“Asking for help, after all, runs counter to many of America’s most adamant myths: the moral superiority of self-sufficiency, the quiet dignity of suffering. “Tough Love”  https://www.hgtv.com/shows/tough-love-with-hilary-farr rejects those ideas. Instead, it celebrates the people who realize they have a problem they can’t solve on their own. It treats the admission as the first step toward salvation. “I’m not here to judge,” Farr tells a client whose home, and whose life, she has come to rehabilitate. “I’m here to help.'”

https://www.theatlantic.com/culture/archive/2022/02/self-help-hgtv-home-improvement/621493/

Honestly, I have no problem asking anyone for help with anything. I’ll have to ask Aunt Kiki what she thinks of all this smart technology. Of course she can’t say who her celebrity clients are, but she may explain to Bob why a ‘panic/tornado pantry’ is a good thing. Did you know we now have therapists who specialize in climate anxiety?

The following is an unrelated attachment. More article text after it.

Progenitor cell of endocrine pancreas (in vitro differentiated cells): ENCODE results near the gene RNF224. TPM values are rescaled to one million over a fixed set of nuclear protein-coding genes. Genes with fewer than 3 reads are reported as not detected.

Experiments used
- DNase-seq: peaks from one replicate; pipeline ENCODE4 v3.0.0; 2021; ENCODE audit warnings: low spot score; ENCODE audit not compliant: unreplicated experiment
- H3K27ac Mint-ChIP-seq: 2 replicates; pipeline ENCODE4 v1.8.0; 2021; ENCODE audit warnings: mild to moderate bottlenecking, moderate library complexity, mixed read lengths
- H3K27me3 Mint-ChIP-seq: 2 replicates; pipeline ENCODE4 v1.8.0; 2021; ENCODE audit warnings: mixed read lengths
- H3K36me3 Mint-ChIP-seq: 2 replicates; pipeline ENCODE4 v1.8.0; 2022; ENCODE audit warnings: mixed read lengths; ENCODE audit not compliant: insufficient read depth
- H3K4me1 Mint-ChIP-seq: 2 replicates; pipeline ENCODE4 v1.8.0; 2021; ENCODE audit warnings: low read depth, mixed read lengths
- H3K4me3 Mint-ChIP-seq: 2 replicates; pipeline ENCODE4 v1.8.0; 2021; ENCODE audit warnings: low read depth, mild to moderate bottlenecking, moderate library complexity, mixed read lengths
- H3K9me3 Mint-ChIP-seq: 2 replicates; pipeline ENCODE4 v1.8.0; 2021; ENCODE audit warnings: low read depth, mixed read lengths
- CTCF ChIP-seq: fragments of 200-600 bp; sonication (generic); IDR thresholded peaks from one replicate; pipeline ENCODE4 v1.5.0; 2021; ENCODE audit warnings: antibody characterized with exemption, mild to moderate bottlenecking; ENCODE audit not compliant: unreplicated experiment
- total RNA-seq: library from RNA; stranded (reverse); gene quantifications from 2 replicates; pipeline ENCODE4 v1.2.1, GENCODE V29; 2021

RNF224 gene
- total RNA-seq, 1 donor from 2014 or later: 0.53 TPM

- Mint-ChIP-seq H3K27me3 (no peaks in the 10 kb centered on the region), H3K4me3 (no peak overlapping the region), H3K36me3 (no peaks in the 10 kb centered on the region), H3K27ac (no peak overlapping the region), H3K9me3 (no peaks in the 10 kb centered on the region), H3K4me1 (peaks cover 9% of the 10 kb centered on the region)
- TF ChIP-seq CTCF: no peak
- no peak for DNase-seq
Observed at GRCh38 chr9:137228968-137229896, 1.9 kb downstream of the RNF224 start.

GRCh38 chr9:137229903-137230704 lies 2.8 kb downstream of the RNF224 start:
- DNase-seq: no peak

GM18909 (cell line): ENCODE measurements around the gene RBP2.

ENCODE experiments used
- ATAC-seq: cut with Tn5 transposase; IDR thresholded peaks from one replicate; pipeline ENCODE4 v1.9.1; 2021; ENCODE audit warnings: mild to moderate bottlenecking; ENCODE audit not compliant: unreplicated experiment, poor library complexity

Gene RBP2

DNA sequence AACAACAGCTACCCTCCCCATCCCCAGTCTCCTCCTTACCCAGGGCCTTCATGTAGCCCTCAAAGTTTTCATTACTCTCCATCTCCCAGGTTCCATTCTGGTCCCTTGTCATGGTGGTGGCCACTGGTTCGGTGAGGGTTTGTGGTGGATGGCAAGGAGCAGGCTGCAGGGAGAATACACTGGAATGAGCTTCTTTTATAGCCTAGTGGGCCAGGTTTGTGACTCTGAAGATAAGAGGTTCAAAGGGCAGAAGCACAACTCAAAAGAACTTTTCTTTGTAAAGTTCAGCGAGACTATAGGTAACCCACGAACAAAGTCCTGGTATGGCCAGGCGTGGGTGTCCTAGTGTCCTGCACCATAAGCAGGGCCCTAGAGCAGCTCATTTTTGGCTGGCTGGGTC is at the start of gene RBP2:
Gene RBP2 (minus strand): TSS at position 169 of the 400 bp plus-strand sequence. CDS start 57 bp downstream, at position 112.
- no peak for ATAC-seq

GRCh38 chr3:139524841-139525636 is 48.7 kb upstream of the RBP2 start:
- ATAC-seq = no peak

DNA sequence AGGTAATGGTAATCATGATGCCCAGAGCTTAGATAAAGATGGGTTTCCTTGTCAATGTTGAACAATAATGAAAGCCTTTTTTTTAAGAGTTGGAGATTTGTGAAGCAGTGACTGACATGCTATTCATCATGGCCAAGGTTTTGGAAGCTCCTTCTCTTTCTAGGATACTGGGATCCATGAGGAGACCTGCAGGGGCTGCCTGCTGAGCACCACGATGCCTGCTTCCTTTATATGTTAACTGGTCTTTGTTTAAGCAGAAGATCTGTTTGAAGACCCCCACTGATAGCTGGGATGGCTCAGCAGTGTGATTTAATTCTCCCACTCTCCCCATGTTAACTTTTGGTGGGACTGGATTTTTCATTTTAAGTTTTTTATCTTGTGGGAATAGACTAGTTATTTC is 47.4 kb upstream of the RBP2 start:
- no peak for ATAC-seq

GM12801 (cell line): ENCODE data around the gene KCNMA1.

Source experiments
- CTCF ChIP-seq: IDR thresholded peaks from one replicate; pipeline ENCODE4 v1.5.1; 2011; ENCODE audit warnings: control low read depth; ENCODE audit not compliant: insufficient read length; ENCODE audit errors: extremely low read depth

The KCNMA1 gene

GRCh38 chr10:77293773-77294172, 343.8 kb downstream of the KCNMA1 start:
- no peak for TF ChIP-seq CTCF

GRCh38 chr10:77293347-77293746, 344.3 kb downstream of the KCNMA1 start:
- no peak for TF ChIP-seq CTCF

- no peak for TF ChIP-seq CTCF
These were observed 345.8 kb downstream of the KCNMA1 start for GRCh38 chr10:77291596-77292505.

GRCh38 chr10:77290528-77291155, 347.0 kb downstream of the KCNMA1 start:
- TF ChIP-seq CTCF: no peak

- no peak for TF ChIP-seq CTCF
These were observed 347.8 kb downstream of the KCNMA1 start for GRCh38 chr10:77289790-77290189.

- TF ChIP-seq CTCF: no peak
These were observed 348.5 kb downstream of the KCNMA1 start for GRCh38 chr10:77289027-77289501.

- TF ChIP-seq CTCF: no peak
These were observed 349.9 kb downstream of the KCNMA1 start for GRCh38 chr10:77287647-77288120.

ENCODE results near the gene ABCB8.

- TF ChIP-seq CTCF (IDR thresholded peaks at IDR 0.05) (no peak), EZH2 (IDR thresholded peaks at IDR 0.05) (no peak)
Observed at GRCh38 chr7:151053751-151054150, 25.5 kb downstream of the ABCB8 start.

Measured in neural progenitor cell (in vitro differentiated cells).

I remember the coal furnace in my foster parents’ kitchen. Center stage was an orange formica table with metal legs looking out the window at a large flowering dogwood tree, I can almost smell the cinnamon toast I would dip into Daddy Jim’s morning coffee. If home is a metaphor for our life, the kitchen IS the heartbeat of our family. It’s where I’ve passed down beloved recipes; it’s where TLC is put into action. And call me crazy, but I’m loving our blue kitchen cabinets.

First a McFlurry stop!